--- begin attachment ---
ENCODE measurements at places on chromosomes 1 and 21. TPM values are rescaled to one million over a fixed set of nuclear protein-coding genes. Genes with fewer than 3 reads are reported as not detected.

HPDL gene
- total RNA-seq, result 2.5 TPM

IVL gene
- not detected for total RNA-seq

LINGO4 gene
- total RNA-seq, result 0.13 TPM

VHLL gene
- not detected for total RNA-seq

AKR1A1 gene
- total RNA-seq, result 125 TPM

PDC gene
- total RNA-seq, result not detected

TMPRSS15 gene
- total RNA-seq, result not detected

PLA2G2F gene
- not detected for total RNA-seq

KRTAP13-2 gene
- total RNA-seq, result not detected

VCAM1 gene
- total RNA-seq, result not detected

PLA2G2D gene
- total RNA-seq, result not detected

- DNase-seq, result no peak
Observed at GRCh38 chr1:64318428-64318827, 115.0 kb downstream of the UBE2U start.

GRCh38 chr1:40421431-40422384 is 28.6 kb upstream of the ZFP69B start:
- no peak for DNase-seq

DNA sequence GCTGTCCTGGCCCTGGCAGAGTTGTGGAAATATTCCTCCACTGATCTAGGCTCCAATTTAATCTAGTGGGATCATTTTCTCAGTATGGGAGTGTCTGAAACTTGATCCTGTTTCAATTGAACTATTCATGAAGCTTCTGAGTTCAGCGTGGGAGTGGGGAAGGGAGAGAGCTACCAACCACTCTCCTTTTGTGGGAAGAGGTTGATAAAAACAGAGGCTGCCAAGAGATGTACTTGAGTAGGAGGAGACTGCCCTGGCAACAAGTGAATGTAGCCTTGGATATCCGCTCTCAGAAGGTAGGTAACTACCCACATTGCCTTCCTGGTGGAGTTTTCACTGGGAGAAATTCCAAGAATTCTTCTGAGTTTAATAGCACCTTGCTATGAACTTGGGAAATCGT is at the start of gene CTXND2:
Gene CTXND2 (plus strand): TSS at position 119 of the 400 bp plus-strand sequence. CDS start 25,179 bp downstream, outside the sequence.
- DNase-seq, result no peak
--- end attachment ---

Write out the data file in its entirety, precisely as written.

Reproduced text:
ENCODE measurements at places on chromosomes 1 and 21. TPM values are rescaled to one million over a fixed set of nuclear protein-coding genes. Genes with fewer than 3 reads are reported as not detected.

HPDL gene
- total RNA-seq, result 2.5 TPM

IVL gene
- not detected for total RNA-seq

LINGO4 gene
- total RNA-seq, result 0.13 TPM

VHLL gene
- not detected for total RNA-seq

AKR1A1 gene
- total RNA-seq, result 125 TPM

PDC gene
- total RNA-seq, result not detected

TMPRSS15 gene
- total RNA-seq, result not detected

PLA2G2F gene
- not detected for total RNA-seq

KRTAP13-2 gene
- total RNA-seq, result not detected

VCAM1 gene
- total RNA-seq, result not detected

PLA2G2D gene
- total RNA-seq, result not detected

- DNase-seq, result no peak
Observed at GRCh38 chr1:64318428-64318827, 115.0 kb downstream of the UBE2U start.

GRCh38 chr1:40421431-40422384 is 28.6 kb upstream of the ZFP69B start:
- no peak for DNase-seq

DNA sequence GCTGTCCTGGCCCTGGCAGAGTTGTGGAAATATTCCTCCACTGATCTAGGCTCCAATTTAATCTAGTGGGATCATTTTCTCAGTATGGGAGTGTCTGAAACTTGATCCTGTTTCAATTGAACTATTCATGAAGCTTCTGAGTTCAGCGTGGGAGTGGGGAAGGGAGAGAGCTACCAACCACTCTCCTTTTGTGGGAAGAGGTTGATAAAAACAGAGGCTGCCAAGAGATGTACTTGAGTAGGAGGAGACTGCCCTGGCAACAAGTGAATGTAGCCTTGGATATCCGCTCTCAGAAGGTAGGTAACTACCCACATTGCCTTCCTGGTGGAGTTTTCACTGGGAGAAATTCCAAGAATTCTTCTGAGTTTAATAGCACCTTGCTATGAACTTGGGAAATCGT is at the start of gene CTXND2:
Gene CTXND2 (plus strand): TSS at position 119 of the 400 bp plus-strand sequence. CDS start 25,179 bp downstream, outside the sequence.
- DNase-seq, result no peak